March 30, 2020 • Working in the Trades
American Attitudes Towards Blue-Collar Work Are A Threat To Our Future
We all know the image of the dystopian future of the American workforce: robots, in droves, take all the jobs that hardworking, real people have always had, the poverty level skyrockets, and the human race as we know it, devolves. Sometimes, the robots even turn on humans and try to kill them all. While frightening and sellable, studies suggest it isn’t realistic.
What is real, though, is the stigmatization of American blue-collar jobs and that is much more scary for the modern-day workforce than the aforementioned thriller movie plot.
Nick Pinchuk, CEO of Snap-On, is especially concerned about the future of blue-collar jobs, because according to him, nobody wants to do them. “People view these jobs as welders or mechanics as the consolation jobs of our society,” he says. “These jobs are not a consolation prize.”
He also discredits the widely-believed myth that individuals with a four-year degree earn more than those without. The number is “skewed,” he says, because so many high-earning people, like businessman Warren Buffett, are factors. For the average college graduate, the difference may not be so much. But people still want to earn that degree, even if it means absolutely nothing financially.
This negative view of the blue-collar workplace is not an issue outside of the United States. In places like Europe and Asia, students are encouraged and even tracked to enter these types of jobs very early. But here, young people are encouraged to go to college, regardless of their academic prowess. And it’s no secret; the fact that standardized testing even exists places value on those who meet this level of achievement. Those who don’t strive to reach it are met with scorn. Dare I say it, school may not be for everybody. And for those for whom it is not, entering a trade field will ensure success.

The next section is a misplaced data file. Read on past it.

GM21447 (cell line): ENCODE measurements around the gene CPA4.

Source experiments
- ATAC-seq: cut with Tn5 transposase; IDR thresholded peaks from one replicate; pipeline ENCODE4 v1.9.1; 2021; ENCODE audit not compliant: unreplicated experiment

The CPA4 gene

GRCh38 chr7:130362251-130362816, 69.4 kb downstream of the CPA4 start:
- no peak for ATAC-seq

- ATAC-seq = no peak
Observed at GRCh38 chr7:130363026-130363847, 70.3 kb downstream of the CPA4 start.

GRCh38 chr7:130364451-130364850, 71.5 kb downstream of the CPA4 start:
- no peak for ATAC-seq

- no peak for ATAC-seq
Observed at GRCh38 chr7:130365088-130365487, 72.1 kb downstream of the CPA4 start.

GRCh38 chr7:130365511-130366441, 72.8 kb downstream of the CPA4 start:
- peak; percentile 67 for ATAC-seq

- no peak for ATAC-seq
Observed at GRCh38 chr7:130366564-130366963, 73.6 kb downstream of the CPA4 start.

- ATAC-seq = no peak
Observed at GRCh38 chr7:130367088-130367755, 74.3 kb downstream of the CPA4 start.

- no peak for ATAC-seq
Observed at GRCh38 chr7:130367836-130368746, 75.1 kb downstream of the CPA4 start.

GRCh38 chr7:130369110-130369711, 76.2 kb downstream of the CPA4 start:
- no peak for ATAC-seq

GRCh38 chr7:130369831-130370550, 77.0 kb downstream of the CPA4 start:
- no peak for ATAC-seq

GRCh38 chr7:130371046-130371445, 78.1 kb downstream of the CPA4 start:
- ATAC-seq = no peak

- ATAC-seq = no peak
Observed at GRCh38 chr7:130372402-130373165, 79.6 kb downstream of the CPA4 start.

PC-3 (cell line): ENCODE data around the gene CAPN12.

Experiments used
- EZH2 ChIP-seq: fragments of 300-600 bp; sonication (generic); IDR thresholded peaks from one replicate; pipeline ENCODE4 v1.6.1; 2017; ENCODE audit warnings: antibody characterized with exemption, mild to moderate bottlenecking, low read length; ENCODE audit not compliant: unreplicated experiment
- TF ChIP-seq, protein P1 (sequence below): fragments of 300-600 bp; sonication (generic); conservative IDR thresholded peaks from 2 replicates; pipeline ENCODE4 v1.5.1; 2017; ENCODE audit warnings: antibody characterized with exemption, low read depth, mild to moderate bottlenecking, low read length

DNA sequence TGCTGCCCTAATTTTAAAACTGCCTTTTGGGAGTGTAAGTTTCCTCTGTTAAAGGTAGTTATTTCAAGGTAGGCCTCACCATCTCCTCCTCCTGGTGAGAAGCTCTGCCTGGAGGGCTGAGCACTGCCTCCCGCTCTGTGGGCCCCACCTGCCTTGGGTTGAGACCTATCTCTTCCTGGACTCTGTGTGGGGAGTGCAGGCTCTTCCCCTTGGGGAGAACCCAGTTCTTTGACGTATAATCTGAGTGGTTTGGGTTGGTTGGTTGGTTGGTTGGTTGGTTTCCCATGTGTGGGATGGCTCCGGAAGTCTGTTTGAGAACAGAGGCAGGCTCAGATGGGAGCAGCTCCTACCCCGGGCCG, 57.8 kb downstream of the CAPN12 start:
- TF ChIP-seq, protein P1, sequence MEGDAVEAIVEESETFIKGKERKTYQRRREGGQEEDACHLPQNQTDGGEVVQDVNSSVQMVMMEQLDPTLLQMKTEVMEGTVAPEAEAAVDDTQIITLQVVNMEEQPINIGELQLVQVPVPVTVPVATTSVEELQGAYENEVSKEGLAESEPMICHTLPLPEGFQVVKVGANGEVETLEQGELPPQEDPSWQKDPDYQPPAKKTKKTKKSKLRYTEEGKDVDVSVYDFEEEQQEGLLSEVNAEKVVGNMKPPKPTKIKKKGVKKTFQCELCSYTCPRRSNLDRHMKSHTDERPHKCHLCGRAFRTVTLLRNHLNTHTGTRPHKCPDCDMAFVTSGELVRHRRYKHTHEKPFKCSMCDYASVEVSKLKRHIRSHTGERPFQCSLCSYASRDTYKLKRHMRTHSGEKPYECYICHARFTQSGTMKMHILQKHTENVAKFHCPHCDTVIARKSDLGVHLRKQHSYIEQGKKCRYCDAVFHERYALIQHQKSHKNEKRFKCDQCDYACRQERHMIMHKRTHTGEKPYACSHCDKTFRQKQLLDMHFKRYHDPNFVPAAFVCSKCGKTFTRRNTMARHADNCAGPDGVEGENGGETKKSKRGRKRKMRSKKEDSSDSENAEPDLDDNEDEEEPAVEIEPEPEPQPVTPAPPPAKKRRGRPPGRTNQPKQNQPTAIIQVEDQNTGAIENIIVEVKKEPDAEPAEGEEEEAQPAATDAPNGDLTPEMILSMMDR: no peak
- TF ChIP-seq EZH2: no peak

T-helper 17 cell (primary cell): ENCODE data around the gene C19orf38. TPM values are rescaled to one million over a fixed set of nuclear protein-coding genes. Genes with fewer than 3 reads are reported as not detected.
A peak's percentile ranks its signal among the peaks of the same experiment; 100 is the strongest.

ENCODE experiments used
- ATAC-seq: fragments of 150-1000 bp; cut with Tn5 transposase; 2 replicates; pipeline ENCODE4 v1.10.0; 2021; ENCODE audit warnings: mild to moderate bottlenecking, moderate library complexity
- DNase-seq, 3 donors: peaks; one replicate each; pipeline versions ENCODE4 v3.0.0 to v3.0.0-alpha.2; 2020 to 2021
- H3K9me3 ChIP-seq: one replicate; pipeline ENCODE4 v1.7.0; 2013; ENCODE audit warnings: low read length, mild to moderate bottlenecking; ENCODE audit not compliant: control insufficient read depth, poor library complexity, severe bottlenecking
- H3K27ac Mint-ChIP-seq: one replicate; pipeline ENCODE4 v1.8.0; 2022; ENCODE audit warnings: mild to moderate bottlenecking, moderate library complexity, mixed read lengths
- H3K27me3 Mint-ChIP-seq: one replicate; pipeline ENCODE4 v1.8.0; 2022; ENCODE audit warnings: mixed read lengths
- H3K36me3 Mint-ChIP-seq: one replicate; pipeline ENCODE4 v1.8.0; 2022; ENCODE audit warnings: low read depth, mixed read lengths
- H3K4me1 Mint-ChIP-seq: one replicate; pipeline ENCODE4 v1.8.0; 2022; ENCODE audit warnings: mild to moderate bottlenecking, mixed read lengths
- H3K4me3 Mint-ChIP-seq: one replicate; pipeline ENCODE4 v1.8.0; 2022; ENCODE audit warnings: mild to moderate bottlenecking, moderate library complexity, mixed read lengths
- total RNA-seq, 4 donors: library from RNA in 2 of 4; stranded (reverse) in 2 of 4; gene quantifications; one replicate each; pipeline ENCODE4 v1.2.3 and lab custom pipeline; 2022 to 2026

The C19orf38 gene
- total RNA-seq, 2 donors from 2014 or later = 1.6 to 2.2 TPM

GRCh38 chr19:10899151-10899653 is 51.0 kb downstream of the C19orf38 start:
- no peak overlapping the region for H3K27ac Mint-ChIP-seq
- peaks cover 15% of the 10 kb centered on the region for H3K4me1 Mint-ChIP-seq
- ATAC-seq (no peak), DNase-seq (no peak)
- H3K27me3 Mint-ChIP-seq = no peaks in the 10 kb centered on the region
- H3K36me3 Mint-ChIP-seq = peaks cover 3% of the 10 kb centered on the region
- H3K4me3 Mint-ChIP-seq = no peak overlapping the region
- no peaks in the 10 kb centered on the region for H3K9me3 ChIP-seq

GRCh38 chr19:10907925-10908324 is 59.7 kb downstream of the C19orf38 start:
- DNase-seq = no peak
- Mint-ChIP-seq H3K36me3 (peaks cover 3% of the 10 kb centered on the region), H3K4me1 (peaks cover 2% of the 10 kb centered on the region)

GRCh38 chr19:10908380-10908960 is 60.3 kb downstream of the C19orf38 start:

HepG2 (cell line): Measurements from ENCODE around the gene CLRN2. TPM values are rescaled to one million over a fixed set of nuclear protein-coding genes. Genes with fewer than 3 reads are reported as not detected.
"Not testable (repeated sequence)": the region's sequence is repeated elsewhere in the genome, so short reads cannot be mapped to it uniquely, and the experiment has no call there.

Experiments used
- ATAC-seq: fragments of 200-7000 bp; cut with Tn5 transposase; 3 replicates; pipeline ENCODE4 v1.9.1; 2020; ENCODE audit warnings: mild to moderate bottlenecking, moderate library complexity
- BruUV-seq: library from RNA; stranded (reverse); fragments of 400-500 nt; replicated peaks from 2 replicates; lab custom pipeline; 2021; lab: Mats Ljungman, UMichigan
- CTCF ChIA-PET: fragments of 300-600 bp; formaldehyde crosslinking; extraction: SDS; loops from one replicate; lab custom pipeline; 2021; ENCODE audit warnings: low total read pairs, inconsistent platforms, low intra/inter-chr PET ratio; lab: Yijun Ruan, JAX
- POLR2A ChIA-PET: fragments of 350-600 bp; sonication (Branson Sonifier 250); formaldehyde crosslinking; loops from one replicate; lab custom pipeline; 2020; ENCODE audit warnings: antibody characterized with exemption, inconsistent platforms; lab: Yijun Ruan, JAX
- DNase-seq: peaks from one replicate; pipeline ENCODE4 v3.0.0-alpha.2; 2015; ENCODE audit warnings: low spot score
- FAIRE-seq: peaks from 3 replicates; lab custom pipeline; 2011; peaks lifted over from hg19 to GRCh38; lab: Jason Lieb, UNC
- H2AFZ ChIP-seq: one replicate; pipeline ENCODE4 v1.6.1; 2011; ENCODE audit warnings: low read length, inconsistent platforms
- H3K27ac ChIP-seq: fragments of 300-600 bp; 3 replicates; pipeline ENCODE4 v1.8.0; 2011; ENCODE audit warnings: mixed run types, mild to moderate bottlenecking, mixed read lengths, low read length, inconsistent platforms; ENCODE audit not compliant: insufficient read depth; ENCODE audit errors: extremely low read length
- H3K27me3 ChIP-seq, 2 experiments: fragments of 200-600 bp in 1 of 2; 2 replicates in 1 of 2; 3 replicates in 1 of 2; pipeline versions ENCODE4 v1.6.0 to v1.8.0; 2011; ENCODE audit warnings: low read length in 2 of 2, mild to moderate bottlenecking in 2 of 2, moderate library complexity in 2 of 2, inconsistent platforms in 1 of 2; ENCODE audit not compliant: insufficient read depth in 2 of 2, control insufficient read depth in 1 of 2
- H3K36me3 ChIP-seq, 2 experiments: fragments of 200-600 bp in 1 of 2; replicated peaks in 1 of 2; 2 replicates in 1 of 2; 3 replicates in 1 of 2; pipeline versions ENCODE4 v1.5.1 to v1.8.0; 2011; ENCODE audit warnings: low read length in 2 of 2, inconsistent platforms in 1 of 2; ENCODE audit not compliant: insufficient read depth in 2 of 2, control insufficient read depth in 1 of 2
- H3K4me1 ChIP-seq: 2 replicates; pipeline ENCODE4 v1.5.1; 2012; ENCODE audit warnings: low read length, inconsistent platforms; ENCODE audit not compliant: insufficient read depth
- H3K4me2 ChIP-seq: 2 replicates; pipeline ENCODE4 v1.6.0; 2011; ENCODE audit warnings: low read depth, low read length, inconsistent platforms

Is this so wrong? Pinchuk doesn’t think so, and he’s willing to put his money where his mouth is. Snap-On has “endorsed 46 different technical curricula” to inspire more people to join the blue-collar workforce. With programs designed to certify individuals with the proper credentials, Pinchuk hopes others realize jobs in manufacturing “[are] not dark, dumb and dirty, but bright and smart and you have to be pretty capable to work there.” He worries that if we continue to devalue the blue-collar system, the 500,000 already-unfilled positions will remain that way and others will join them.
“We need to do what we do well, and we sell. These are great careers,” he says. And he is correct. In our real dystopian society, robots aren’t the cause of harm. People are.
So let’s take a second to think about the real dystopian future – the one in which blue-collar jobs go unfilled:
- New houses aren’t built, so families can’t afford a place of their own.
- Electrical issues go unsolved, resulting in fires or unlit homes.
- Drains can’t be cleared, toilets overflow (yikes).
- The wait time and price for house improvements from masonry to carpentry skyrockets.
Deloitte and The Manufacturing Institute projected that between 2018 and 2028 2.4 million manufacturing jobs would go unfilled leaving an estimated $2.5 trillion negative economic impact in the U.S. This doesn’t need to be the case. We just need to do an adequate job of telling our kids the truth about blue-collar jobs.
- How about the fact that there are plenty of blue-collar jobs where you can make more than $100,000?
- How about that you can skip college and earn while you learn?
- How about the massive job openings available today in these fields, driving up wages?
The future of blue-collar work is bright, if we all do our part. Take the next step by signing up for my email list or checking out a copy of Blue Collar Cash.